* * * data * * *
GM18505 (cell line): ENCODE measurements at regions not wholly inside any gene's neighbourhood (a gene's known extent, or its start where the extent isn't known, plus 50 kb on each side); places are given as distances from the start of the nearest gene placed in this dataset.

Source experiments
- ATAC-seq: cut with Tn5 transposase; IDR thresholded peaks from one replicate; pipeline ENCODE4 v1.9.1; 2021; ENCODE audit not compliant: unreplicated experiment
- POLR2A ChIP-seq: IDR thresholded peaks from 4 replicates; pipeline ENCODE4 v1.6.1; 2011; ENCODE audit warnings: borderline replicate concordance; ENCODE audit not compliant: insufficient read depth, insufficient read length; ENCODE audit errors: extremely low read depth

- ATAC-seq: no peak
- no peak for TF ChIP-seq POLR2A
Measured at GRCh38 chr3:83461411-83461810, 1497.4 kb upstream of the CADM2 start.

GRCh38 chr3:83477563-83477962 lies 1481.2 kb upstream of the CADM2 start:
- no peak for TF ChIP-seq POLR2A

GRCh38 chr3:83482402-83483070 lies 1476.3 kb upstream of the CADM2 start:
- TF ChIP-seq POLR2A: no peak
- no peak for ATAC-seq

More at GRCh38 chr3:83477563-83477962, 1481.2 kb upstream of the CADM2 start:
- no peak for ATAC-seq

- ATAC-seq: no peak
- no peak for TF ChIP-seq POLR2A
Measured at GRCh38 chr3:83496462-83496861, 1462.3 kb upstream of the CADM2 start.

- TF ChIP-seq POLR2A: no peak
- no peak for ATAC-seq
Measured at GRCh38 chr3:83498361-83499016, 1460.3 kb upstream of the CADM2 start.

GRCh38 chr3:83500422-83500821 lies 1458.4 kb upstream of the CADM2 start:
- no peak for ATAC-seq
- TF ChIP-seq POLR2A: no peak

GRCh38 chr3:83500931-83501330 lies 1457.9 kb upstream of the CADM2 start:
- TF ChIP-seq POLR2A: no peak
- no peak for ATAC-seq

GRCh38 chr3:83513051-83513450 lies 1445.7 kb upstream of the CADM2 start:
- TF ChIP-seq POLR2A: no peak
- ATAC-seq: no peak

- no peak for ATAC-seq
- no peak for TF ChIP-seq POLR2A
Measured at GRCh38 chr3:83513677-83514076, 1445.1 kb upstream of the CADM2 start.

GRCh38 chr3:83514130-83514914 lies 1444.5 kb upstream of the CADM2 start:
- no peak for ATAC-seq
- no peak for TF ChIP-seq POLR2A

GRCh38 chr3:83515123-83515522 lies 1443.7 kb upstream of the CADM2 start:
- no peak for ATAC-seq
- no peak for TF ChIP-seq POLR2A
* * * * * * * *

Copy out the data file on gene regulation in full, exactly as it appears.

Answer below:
GM18505 (cell line): ENCODE measurements at regions not wholly inside any gene's neighbourhood (a gene's known extent, or its start where the extent isn't known, plus 50 kb on each side); places are given as distances from the start of the nearest gene placed in this dataset.

Source experiments
- ATAC-seq: cut with Tn5 transposase; IDR thresholded peaks from one replicate; pipeline ENCODE4 v1.9.1; 2021; ENCODE audit not compliant: unreplicated experiment
- POLR2A ChIP-seq: IDR thresholded peaks from 4 replicates; pipeline ENCODE4 v1.6.1; 2011; ENCODE audit warnings: borderline replicate concordance; ENCODE audit not compliant: insufficient read depth, insufficient read length; ENCODE audit errors: extremely low read depth

- ATAC-seq: no peak
- no peak for TF ChIP-seq POLR2A
Measured at GRCh38 chr3:83461411-83461810, 1497.4 kb upstream of the CADM2 start.

GRCh38 chr3:83477563-83477962 lies 1481.2 kb upstream of the CADM2 start:
- no peak for TF ChIP-seq POLR2A

GRCh38 chr3:83482402-83483070 lies 1476.3 kb upstream of the CADM2 start:
- TF ChIP-seq POLR2A: no peak
- no peak for ATAC-seq

More at GRCh38 chr3:83477563-83477962, 1481.2 kb upstream of the CADM2 start:
- no peak for ATAC-seq

- ATAC-seq: no peak
- no peak for TF ChIP-seq POLR2A
Measured at GRCh38 chr3:83496462-83496861, 1462.3 kb upstream of the CADM2 start.

- TF ChIP-seq POLR2A: no peak
- no peak for ATAC-seq
Measured at GRCh38 chr3:83498361-83499016, 1460.3 kb upstream of the CADM2 start.

GRCh38 chr3:83500422-83500821 lies 1458.4 kb upstream of the CADM2 start:
- no peak for ATAC-seq
- TF ChIP-seq POLR2A: no peak

GRCh38 chr3:83500931-83501330 lies 1457.9 kb upstream of the CADM2 start:
- TF ChIP-seq POLR2A: no peak
- no peak for ATAC-seq

GRCh38 chr3:83513051-83513450 lies 1445.7 kb upstream of the CADM2 start:
- TF ChIP-seq POLR2A: no peak
- ATAC-seq: no peak

- no peak for ATAC-seq
- no peak for TF ChIP-seq POLR2A
Measured at GRCh38 chr3:83513677-83514076, 1445.1 kb upstream of the CADM2 start.

GRCh38 chr3:83514130-83514914 lies 1444.5 kb upstream of the CADM2 start:
- no peak for ATAC-seq
- no peak for TF ChIP-seq POLR2A

GRCh38 chr3:83515123-83515522 lies 1443.7 kb upstream of the CADM2 start:
- no peak for ATAC-seq
- no peak for TF ChIP-seq POLR2A